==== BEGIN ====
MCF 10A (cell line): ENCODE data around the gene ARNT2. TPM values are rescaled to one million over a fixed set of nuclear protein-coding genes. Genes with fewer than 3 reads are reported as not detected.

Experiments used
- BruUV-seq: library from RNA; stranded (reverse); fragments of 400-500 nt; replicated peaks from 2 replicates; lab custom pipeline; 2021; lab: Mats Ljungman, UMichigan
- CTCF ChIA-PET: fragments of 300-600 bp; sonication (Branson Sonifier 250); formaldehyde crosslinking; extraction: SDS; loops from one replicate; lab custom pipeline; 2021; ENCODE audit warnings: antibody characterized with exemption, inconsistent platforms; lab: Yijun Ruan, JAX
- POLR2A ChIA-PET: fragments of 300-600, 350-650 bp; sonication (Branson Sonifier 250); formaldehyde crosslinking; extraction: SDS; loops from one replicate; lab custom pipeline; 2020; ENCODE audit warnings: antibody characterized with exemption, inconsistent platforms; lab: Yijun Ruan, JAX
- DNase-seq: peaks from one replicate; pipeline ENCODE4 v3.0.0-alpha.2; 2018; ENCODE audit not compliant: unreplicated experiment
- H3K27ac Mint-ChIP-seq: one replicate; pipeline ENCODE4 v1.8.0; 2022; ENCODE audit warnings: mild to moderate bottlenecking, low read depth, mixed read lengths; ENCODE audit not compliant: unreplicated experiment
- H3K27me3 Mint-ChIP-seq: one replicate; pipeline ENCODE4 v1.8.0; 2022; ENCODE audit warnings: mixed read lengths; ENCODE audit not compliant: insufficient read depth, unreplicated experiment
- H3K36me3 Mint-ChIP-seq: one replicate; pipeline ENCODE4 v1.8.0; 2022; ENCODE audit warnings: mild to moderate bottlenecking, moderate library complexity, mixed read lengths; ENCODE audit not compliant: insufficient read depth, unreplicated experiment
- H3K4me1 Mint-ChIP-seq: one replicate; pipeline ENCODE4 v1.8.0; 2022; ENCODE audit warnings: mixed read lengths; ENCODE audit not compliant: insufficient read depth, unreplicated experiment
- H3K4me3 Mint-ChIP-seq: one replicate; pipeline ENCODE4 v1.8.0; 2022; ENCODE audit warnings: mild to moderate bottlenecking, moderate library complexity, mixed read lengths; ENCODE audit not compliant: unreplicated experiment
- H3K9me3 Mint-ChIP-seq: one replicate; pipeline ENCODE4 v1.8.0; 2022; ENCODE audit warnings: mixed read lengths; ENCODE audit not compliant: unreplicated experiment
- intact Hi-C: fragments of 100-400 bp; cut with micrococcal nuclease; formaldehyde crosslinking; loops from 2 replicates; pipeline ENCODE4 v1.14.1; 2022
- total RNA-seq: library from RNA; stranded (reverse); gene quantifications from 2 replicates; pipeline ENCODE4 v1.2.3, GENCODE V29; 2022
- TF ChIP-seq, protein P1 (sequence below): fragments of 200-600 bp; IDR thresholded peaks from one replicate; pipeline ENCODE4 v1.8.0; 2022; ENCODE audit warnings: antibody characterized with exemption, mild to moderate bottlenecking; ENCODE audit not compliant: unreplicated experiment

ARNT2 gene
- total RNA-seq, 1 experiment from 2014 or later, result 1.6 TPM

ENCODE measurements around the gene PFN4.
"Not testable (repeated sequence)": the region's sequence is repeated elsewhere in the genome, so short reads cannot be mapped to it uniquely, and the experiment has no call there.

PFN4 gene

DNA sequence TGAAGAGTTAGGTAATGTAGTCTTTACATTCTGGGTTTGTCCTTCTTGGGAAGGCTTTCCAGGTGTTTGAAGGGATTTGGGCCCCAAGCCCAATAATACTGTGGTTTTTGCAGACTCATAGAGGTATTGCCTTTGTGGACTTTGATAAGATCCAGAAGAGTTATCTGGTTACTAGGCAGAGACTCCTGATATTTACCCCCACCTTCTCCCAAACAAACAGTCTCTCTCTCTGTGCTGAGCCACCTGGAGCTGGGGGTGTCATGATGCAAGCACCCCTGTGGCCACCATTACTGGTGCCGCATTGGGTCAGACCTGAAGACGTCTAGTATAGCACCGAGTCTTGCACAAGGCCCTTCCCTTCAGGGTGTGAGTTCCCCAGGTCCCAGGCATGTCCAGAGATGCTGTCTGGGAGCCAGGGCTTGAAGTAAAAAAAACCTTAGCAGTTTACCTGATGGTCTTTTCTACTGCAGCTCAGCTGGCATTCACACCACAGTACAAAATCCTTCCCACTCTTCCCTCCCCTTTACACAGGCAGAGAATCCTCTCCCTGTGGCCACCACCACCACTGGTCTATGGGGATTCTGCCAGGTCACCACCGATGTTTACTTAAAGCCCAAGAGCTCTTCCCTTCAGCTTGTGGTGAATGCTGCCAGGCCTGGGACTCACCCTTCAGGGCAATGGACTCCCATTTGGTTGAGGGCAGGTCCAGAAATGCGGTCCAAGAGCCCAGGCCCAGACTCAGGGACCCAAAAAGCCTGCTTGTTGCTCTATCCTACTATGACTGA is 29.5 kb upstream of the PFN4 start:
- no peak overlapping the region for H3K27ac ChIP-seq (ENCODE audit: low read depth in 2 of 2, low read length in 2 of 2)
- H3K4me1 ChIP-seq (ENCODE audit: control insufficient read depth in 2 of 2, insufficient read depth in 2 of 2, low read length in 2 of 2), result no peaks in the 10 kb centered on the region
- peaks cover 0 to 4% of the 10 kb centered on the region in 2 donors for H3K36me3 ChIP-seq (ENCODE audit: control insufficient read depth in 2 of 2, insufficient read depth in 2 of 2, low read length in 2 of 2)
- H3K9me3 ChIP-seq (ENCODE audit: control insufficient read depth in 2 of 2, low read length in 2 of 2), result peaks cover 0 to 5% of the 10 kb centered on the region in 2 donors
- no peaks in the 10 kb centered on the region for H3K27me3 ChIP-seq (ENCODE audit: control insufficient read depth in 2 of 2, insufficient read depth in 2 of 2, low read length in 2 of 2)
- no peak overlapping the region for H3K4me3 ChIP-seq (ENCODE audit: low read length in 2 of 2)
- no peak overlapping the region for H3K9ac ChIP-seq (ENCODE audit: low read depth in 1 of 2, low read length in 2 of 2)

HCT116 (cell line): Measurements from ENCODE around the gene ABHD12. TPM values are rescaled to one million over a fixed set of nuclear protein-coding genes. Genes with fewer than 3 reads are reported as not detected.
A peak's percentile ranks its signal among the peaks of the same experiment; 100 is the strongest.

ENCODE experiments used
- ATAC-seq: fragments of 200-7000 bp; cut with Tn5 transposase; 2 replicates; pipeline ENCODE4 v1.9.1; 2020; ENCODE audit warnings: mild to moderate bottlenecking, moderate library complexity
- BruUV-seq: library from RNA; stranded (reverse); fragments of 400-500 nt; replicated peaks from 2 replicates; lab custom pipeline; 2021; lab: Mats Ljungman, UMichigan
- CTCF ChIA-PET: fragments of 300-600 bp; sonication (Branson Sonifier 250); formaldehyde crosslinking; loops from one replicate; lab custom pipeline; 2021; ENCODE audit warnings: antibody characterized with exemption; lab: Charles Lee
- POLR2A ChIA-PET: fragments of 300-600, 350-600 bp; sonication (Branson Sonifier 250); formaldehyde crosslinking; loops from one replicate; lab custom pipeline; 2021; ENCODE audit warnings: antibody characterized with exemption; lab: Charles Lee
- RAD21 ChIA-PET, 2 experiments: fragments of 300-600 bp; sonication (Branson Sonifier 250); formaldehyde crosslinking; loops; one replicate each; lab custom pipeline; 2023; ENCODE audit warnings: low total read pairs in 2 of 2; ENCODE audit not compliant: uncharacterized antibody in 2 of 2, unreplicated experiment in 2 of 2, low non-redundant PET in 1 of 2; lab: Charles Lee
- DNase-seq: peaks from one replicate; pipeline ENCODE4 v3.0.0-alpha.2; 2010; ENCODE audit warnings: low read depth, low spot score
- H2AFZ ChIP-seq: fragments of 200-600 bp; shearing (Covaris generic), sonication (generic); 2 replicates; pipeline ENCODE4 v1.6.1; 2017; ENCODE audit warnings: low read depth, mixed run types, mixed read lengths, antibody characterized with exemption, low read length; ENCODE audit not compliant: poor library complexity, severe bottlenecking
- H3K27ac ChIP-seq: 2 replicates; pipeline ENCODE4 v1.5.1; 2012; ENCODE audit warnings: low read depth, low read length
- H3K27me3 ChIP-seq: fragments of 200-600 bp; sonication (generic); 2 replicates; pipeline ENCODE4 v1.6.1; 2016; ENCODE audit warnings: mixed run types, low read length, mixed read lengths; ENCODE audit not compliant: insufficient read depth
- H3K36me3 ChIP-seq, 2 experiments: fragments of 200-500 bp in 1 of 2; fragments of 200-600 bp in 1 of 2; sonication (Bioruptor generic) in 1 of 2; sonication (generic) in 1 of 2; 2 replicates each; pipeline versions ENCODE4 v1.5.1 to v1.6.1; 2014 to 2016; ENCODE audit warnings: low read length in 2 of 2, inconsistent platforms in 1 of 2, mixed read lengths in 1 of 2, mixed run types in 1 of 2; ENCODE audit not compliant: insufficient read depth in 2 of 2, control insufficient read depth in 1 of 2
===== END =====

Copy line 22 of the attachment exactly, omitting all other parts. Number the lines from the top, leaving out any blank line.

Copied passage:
- no peak overlapping the region for H3K27ac ChIP-seq (ENCODE audit: low read depth in 2 of 2, low read length in 2 of 2)